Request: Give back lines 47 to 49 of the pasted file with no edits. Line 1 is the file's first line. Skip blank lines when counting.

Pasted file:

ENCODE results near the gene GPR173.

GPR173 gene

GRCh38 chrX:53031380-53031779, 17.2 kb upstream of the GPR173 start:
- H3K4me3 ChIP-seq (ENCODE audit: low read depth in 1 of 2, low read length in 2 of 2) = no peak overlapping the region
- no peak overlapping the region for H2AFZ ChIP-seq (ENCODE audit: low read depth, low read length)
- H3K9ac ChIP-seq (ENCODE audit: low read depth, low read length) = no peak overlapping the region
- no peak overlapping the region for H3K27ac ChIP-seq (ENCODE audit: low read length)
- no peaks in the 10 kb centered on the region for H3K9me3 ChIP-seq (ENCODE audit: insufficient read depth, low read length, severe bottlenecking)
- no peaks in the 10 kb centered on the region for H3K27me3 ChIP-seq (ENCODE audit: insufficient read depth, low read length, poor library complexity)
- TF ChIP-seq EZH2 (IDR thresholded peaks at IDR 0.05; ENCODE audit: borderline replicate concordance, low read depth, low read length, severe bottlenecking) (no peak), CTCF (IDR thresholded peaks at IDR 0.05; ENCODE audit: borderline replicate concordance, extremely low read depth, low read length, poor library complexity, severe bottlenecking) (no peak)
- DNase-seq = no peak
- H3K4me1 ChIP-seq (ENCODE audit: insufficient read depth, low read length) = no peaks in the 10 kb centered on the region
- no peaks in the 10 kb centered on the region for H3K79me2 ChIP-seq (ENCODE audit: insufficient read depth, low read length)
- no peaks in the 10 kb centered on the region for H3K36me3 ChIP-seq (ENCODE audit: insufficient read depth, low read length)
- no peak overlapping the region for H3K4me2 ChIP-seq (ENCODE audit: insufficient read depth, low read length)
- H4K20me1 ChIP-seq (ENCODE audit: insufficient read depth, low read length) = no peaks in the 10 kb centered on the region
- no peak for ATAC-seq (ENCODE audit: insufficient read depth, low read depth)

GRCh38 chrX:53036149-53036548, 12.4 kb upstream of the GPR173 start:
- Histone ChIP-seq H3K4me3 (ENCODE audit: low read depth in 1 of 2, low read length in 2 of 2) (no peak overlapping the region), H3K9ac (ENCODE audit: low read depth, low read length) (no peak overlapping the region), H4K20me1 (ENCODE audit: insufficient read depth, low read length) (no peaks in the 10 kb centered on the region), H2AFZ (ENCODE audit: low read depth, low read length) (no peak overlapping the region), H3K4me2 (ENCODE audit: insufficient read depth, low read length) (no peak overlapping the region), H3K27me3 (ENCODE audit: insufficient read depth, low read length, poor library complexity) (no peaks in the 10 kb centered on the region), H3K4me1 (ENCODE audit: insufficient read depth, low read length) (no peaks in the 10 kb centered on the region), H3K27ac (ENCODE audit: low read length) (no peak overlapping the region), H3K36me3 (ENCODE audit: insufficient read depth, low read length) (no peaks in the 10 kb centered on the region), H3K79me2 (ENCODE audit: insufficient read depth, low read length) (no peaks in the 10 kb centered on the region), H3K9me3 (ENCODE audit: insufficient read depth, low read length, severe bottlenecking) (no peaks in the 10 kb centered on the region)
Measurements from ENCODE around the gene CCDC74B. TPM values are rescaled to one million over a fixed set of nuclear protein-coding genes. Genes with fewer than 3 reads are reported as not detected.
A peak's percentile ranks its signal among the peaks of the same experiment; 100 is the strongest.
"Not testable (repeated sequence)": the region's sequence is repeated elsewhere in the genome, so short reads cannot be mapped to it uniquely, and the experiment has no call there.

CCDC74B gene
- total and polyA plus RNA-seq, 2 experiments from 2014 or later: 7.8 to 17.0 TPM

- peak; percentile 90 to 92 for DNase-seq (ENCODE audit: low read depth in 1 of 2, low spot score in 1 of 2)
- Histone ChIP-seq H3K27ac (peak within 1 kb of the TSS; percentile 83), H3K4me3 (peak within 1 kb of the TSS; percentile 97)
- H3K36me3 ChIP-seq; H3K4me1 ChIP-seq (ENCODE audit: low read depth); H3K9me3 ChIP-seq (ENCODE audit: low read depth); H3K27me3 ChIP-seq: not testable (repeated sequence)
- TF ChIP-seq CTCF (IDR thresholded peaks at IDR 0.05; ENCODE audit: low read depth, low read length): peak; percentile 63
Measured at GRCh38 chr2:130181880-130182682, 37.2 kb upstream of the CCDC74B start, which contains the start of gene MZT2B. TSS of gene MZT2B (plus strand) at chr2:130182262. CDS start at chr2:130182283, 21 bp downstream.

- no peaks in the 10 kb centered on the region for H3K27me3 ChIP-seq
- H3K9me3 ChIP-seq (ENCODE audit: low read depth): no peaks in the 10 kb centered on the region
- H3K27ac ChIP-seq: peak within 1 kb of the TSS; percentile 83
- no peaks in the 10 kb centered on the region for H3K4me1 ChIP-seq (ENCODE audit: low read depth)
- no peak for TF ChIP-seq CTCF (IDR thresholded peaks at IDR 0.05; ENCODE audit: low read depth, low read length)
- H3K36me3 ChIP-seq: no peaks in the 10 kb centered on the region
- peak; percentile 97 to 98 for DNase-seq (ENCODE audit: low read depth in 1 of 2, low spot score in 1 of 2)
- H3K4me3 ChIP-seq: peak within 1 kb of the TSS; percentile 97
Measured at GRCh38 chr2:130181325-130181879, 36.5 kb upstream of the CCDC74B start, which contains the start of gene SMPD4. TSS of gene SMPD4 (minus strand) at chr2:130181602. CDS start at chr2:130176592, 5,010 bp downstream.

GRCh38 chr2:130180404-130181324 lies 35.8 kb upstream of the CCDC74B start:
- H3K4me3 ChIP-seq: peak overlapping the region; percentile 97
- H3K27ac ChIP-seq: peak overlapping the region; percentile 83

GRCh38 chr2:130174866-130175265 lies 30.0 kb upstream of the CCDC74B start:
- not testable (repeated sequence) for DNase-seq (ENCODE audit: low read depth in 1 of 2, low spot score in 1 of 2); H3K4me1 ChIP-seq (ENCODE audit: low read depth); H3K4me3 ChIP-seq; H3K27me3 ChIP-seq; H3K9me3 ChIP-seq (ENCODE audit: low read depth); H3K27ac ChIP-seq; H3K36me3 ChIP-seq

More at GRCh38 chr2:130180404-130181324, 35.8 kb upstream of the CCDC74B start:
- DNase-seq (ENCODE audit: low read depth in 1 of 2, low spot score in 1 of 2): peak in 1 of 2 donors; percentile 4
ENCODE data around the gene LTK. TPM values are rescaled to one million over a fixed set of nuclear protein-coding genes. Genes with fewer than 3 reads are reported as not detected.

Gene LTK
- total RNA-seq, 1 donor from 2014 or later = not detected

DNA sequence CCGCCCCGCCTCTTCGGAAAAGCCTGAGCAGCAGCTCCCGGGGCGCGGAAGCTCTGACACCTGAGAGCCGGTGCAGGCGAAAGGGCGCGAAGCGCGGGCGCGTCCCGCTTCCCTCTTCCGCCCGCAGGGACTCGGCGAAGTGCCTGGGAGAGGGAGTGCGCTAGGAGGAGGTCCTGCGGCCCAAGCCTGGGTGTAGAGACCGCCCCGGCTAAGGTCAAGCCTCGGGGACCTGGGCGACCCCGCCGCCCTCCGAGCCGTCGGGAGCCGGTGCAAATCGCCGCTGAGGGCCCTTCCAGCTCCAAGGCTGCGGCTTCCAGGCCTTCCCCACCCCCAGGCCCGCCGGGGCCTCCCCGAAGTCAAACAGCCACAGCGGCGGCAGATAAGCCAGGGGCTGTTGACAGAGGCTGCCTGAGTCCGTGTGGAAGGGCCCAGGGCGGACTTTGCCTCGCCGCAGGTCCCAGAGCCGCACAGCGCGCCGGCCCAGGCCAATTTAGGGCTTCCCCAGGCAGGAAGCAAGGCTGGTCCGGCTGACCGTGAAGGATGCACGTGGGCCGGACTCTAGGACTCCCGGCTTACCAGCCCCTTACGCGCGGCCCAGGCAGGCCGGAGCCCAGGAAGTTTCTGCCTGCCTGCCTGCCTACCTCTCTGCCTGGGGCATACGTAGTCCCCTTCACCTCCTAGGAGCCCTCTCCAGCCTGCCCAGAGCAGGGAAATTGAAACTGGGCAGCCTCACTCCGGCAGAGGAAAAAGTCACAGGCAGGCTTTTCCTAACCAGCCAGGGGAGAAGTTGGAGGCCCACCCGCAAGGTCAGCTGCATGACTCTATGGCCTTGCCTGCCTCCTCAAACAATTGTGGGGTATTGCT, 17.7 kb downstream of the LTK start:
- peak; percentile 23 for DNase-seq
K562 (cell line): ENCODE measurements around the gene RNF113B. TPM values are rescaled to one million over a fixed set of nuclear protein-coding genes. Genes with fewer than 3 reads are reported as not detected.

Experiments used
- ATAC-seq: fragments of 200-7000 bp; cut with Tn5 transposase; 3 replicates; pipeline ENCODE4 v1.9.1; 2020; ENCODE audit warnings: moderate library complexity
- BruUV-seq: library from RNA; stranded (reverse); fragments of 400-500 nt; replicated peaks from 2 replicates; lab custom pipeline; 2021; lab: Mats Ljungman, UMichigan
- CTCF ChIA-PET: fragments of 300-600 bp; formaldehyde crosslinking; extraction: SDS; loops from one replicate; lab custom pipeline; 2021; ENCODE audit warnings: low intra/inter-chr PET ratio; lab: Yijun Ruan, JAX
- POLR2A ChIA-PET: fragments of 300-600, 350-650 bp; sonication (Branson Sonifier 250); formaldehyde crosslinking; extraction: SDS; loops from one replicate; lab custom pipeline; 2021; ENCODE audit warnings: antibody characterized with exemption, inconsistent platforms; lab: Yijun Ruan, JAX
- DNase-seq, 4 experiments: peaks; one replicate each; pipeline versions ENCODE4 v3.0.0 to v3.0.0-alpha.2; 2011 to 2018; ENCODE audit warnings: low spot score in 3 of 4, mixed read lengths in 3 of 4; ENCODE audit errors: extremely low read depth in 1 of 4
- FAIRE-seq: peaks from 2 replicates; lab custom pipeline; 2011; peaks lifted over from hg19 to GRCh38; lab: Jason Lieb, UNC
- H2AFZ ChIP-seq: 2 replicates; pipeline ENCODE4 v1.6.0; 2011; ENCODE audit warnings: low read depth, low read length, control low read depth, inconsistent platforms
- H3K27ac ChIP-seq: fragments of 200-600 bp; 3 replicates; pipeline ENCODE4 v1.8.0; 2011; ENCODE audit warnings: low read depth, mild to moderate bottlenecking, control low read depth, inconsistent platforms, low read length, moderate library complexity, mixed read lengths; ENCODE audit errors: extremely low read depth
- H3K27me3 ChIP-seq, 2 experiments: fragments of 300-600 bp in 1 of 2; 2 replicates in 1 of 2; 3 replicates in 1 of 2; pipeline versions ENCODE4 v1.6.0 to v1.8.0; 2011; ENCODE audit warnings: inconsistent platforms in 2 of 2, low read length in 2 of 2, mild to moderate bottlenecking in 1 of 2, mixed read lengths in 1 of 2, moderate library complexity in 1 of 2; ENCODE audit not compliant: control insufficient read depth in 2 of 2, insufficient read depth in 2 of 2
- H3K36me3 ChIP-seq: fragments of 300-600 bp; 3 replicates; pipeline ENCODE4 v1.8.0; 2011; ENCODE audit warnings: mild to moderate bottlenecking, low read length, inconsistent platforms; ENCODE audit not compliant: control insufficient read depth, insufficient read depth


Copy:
Gene LTK
- total RNA-seq, 1 donor from 2014 or later = not detected

DNA sequence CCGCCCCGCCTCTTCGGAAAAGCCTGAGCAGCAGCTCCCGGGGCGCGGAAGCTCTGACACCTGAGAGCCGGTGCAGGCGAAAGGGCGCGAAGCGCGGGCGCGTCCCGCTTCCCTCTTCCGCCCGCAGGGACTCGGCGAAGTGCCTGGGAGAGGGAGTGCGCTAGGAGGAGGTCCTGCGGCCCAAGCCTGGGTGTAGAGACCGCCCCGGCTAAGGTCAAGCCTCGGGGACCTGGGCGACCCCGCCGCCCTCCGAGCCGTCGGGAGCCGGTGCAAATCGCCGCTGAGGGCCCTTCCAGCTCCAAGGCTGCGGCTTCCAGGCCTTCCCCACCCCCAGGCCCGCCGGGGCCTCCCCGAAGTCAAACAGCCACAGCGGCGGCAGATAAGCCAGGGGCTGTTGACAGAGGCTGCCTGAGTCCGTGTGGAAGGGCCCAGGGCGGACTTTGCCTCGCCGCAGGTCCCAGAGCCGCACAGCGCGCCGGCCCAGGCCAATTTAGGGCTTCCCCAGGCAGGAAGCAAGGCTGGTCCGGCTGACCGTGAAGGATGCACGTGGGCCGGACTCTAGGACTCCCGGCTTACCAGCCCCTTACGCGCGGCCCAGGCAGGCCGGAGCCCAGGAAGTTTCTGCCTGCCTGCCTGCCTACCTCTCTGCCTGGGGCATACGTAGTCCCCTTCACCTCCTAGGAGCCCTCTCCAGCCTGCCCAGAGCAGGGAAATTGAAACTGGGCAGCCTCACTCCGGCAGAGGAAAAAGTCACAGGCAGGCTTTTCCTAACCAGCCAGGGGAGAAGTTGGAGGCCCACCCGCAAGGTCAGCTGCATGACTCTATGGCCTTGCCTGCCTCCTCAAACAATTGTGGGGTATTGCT, 17.7 kb downstream of the LTK start: